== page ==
One of the beauties of aquaponics systems is their flexibility and scalability – regardless of plot size or position, an aquaponics system can be designed to suit. As a result, there is growing interest in their use in urban areas, whether it’s a basement, attic, garage, cupboard or warehouse.
This is important because, apart from the sustainable production of food, there are many secondary benefits to urban aquaponics systems. Their presence could help combat the dietary health problems prevalent within many cities by giving citizens access to affordable local fresh fish and vegetables.
Local food production could also help to reconnect children and adults with the sources of their food and nature in general, and evidence is mounting that exposure to nature in this way can have positive mental and physical health effects.
There is also a fantastic fit between aquaponics and the requirements of the national curriculum for biology, chemistry, physics, maths, and business studies, meaning aquaponics systems could provide excellent practical teaching resources for schools, or even be located within the schools themselves to provide produce for the canteen.
Such local production could also help to reduce the transport related carbon emissions and air pollution that result from the daily transportation of goods into urban areas.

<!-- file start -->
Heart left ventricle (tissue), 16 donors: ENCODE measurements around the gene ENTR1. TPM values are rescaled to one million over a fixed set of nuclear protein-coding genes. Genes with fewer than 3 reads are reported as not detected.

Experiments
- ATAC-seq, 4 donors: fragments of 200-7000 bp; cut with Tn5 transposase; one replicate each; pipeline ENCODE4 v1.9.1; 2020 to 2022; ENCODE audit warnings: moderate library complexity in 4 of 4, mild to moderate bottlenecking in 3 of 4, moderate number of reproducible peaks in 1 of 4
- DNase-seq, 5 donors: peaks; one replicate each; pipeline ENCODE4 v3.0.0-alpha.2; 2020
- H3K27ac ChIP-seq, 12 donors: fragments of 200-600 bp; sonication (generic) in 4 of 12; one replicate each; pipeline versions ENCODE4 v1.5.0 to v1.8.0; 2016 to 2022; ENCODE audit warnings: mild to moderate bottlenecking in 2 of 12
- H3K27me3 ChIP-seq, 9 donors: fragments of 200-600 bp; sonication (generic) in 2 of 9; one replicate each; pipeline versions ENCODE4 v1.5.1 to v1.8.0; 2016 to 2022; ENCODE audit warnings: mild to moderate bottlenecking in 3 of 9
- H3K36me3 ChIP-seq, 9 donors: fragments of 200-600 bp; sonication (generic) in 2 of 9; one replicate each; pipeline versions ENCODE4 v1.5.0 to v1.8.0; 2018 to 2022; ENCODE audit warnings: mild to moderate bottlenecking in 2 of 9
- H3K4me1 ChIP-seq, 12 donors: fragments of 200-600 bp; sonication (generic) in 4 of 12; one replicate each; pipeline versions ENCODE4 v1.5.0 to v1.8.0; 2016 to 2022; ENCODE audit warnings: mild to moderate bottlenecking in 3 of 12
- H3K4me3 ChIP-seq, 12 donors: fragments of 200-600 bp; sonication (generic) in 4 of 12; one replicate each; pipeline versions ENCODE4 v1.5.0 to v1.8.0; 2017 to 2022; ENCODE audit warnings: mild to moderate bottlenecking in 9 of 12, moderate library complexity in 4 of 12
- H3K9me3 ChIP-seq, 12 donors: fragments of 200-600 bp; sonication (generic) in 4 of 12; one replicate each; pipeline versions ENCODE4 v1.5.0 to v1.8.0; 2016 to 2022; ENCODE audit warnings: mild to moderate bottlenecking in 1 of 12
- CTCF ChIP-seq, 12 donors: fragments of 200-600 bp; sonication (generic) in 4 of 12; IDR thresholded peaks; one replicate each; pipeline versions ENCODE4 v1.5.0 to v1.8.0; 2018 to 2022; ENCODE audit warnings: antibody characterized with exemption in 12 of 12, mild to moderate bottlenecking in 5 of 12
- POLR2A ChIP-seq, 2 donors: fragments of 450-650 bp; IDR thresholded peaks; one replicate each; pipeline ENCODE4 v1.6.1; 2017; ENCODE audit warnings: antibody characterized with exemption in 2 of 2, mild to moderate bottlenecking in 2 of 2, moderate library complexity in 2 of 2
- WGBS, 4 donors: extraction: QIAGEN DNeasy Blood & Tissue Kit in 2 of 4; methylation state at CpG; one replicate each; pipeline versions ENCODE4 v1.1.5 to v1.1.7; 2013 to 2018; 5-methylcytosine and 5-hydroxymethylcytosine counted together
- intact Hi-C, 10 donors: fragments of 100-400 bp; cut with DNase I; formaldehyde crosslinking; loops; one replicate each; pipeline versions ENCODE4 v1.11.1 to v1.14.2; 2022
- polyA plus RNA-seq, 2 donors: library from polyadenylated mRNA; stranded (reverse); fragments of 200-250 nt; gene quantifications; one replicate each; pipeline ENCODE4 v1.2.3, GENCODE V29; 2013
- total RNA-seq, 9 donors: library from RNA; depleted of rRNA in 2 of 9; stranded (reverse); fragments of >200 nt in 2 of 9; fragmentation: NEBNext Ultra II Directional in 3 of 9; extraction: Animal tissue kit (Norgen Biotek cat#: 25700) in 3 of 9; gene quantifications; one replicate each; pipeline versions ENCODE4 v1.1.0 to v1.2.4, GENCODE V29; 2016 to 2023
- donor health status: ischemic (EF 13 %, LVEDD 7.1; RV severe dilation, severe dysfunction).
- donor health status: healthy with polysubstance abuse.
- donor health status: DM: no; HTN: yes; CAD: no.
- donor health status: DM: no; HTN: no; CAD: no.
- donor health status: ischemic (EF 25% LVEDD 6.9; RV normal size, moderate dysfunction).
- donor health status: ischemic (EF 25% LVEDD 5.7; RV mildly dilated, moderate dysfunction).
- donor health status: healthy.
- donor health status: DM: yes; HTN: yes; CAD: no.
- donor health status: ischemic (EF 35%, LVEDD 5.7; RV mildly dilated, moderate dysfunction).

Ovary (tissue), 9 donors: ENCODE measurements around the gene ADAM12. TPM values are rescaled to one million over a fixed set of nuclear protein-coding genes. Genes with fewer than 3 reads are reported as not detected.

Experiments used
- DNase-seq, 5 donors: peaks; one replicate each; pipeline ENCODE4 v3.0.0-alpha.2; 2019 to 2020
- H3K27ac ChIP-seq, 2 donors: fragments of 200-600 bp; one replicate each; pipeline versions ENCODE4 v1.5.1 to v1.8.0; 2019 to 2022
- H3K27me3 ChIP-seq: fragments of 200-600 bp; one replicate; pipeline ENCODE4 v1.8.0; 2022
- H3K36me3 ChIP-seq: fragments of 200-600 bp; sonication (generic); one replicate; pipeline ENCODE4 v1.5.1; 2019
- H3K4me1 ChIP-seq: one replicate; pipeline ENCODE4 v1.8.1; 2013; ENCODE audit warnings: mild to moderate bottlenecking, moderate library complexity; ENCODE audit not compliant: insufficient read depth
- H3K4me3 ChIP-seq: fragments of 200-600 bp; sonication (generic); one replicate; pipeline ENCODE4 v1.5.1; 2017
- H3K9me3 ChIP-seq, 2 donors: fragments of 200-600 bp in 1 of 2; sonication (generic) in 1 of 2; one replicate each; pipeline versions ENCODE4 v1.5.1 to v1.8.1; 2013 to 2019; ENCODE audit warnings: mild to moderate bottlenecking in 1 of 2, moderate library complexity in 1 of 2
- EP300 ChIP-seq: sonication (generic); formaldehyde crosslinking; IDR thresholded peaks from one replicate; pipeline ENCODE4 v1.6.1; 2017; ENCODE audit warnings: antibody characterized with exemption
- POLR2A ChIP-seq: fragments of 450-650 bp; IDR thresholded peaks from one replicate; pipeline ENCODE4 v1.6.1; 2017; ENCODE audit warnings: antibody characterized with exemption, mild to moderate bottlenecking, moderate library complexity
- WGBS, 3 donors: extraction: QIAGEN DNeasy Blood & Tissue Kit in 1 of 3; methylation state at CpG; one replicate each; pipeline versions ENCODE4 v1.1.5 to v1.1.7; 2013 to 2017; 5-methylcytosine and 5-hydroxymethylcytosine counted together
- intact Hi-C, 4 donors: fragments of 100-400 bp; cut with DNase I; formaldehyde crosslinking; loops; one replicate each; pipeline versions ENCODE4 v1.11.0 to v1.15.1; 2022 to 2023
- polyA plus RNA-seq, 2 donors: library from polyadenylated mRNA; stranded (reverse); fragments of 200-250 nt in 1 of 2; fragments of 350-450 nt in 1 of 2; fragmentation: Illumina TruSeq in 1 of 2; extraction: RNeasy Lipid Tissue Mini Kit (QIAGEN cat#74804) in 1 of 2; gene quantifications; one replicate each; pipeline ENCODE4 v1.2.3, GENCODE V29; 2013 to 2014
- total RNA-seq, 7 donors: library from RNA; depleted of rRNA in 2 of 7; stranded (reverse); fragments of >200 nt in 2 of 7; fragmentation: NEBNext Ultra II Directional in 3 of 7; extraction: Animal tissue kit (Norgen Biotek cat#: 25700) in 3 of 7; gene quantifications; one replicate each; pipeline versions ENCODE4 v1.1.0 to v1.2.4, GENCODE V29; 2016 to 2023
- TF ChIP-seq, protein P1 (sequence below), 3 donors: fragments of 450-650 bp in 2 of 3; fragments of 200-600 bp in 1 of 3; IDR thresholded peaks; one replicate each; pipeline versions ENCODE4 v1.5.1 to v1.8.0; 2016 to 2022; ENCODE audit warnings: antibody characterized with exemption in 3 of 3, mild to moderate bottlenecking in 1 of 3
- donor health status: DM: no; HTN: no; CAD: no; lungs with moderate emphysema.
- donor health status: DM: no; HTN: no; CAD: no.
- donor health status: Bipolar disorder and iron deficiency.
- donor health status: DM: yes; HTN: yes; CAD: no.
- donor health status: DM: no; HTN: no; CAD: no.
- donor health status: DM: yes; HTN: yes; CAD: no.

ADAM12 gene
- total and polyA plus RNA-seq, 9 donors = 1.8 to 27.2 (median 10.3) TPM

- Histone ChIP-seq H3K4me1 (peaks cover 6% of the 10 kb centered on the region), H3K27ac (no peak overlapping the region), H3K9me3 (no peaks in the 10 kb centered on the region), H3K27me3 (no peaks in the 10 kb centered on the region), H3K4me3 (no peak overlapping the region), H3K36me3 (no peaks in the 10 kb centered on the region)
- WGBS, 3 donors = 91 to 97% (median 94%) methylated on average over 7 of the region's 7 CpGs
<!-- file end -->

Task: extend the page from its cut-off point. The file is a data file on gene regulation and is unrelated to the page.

Another benefit that stems from outdoor aquaponics systems is the potential to combat the ‘heat island’ effect. This is where urban areas become much warmer than surrounding rural areas during summertime, due to hard surfaces like rooftops, concrete and tarmac absorbing solar energy and releasing it when the sun goes down to artificially elevate ambient temperatures. Aquaponic farms on urban rooftops or disused sites could offset this effect by preventing the hard surfaces absorbing the solar energy in the first place.
With many cities in the UK having gone through an industrial contraction, there are now many such unused industrial sites, often in inner city areas, that would provide perfect areas for farms, and could provide a catalyst for urban regeneration.
Taken together this means urban aquaponics is becoming an increasingly attractive alternative and an ever more important area of research.